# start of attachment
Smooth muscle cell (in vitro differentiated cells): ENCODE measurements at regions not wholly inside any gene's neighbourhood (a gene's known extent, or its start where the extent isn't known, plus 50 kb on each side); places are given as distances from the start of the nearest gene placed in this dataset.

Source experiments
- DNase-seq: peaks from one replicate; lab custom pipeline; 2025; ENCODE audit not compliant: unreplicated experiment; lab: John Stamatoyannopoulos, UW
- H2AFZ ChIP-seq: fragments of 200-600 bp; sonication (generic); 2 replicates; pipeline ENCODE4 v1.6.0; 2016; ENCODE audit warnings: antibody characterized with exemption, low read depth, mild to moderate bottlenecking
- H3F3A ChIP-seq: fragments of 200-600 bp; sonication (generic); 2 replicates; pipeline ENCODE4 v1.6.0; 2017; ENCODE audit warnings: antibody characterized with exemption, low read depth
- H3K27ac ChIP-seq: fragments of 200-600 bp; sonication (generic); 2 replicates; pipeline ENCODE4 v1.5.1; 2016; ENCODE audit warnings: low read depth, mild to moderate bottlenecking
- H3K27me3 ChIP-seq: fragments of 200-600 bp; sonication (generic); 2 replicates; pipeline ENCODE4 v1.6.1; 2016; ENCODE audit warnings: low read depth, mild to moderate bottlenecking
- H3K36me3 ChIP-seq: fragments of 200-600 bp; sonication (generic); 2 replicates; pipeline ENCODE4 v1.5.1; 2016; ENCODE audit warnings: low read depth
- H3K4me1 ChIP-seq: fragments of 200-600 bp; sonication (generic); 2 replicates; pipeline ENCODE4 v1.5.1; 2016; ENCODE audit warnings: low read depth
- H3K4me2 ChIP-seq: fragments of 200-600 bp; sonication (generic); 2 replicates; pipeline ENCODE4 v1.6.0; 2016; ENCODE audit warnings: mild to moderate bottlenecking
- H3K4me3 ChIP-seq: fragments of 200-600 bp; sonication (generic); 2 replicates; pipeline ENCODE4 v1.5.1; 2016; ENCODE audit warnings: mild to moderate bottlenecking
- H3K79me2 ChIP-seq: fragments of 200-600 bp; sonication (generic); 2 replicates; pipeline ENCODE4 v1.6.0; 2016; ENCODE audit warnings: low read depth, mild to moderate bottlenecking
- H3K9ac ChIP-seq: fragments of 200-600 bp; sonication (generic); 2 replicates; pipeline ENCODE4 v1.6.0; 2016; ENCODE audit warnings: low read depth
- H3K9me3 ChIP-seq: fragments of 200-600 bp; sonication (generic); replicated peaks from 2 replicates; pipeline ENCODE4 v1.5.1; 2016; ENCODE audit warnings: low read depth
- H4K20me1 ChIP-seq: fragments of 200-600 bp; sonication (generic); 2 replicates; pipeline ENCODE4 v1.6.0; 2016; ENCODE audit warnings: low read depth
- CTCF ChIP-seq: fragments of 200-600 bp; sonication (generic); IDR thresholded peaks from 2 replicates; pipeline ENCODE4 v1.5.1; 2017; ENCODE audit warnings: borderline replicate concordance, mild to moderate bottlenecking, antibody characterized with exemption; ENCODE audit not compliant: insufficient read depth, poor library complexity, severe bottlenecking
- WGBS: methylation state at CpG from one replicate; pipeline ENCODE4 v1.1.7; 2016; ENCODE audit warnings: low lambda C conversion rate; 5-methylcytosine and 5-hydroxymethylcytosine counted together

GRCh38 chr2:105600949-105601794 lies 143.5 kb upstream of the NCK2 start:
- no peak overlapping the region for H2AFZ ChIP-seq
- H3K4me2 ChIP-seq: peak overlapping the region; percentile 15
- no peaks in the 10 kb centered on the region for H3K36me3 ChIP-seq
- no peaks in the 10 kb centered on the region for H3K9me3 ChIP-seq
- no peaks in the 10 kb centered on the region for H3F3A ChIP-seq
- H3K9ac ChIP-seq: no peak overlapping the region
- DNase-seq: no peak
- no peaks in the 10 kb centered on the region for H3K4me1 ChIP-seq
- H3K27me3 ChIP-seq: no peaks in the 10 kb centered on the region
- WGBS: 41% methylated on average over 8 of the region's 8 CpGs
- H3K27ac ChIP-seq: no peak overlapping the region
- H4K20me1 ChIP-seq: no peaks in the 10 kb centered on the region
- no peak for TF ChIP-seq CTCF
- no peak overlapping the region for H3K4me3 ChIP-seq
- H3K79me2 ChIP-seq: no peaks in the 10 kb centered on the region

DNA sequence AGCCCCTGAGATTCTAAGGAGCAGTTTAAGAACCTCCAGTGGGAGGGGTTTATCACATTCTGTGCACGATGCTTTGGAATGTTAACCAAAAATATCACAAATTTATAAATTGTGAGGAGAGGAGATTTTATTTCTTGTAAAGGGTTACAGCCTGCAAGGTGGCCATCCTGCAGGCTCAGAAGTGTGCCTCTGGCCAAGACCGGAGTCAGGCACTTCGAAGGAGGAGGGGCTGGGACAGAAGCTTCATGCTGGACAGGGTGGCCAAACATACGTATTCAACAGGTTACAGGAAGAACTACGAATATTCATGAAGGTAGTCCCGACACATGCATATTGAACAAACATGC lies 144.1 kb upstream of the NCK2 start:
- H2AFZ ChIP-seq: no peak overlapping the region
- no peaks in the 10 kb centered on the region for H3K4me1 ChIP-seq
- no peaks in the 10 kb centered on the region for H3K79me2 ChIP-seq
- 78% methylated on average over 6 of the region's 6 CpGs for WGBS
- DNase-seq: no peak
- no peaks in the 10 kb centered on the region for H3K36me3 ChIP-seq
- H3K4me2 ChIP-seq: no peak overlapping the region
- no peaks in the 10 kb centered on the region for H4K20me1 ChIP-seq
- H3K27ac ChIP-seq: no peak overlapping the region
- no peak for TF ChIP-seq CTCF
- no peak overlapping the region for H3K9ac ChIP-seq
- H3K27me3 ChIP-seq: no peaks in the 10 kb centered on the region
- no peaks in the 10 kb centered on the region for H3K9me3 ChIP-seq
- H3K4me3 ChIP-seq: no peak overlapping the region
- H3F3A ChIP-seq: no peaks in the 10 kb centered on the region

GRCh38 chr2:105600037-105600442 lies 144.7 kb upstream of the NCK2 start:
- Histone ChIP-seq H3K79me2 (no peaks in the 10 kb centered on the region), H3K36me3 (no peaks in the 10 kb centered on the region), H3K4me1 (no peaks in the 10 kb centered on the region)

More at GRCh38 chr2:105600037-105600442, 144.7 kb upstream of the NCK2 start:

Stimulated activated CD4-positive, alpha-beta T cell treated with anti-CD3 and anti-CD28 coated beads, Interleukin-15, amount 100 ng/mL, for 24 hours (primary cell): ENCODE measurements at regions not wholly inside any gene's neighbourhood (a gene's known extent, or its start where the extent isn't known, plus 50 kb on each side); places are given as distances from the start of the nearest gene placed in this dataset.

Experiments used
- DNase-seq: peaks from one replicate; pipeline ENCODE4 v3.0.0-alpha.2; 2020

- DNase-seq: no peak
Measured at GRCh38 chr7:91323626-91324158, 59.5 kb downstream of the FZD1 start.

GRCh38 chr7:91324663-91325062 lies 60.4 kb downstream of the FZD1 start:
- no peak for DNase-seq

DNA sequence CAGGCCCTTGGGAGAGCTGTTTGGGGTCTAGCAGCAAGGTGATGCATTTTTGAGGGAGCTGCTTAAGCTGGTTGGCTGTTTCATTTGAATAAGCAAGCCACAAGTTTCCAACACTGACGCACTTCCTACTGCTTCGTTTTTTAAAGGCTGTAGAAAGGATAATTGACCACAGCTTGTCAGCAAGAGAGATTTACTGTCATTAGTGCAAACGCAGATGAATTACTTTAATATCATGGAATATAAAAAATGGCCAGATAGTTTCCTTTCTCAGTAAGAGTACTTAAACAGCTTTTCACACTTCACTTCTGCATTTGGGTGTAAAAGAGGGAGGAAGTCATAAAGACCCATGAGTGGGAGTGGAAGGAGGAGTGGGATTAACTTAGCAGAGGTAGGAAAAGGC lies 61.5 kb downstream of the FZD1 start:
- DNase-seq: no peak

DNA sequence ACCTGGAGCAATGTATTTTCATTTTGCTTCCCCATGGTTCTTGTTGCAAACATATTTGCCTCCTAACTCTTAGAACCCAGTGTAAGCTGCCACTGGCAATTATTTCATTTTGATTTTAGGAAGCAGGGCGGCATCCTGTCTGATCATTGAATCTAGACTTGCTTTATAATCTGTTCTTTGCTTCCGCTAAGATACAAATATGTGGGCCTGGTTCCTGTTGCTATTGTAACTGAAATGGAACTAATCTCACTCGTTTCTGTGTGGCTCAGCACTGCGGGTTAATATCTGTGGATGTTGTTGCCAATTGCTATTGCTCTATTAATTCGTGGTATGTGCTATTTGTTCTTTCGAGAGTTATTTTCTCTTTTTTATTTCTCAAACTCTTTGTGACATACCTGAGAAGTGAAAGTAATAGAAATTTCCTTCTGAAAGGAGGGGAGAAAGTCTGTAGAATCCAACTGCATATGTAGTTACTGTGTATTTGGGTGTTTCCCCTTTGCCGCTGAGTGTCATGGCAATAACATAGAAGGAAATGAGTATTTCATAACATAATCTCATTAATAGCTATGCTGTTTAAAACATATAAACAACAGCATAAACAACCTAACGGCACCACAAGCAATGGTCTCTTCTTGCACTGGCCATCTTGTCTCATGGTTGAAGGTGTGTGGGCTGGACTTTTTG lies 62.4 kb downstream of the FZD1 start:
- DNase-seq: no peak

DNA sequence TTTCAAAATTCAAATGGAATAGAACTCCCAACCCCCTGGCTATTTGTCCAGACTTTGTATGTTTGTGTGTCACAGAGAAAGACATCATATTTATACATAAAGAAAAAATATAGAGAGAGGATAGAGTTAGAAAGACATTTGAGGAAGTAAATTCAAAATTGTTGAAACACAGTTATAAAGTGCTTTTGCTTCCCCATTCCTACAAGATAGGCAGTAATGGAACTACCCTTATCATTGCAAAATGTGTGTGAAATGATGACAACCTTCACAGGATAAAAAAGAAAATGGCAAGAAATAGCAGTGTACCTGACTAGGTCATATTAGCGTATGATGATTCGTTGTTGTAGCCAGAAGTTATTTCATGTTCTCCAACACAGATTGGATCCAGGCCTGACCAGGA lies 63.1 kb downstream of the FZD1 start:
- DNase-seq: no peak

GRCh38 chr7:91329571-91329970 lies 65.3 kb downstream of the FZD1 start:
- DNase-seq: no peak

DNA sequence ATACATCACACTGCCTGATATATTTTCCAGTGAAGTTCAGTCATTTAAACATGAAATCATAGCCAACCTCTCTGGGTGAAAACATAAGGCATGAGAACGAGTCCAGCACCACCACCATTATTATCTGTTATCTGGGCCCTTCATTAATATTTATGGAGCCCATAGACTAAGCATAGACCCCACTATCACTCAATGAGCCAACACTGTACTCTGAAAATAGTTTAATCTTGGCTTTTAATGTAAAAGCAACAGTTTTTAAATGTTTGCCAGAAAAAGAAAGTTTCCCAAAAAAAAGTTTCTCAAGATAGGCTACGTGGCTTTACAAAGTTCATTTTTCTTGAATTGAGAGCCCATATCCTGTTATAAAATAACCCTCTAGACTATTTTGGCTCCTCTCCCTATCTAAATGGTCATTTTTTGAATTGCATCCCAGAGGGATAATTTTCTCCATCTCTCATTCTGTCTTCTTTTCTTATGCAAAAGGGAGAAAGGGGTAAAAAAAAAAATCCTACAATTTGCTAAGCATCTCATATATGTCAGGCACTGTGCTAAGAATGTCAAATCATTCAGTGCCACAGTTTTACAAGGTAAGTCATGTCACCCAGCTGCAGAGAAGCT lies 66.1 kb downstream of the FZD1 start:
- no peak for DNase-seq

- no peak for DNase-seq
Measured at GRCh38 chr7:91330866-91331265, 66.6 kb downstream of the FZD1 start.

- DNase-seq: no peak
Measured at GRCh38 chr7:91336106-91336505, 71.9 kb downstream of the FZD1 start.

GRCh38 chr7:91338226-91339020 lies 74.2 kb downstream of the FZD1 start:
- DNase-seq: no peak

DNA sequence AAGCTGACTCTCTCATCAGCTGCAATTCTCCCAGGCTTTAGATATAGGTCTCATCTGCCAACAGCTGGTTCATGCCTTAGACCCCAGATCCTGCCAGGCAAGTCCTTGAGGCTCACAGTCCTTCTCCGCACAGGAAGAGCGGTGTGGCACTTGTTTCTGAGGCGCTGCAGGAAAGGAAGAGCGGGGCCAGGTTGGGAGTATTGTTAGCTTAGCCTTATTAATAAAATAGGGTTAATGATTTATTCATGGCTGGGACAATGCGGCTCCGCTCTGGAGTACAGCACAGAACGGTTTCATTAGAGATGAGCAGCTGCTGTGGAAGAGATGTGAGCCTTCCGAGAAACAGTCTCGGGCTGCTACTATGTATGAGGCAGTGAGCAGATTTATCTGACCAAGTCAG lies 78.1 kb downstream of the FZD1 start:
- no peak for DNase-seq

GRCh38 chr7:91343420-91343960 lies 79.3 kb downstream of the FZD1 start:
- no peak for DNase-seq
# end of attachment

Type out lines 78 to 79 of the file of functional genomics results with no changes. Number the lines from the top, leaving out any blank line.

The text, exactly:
GRCh38 chr7:91343420-91343960 lies 79.3 kb downstream of the FZD1 start:
- no peak for DNase-seq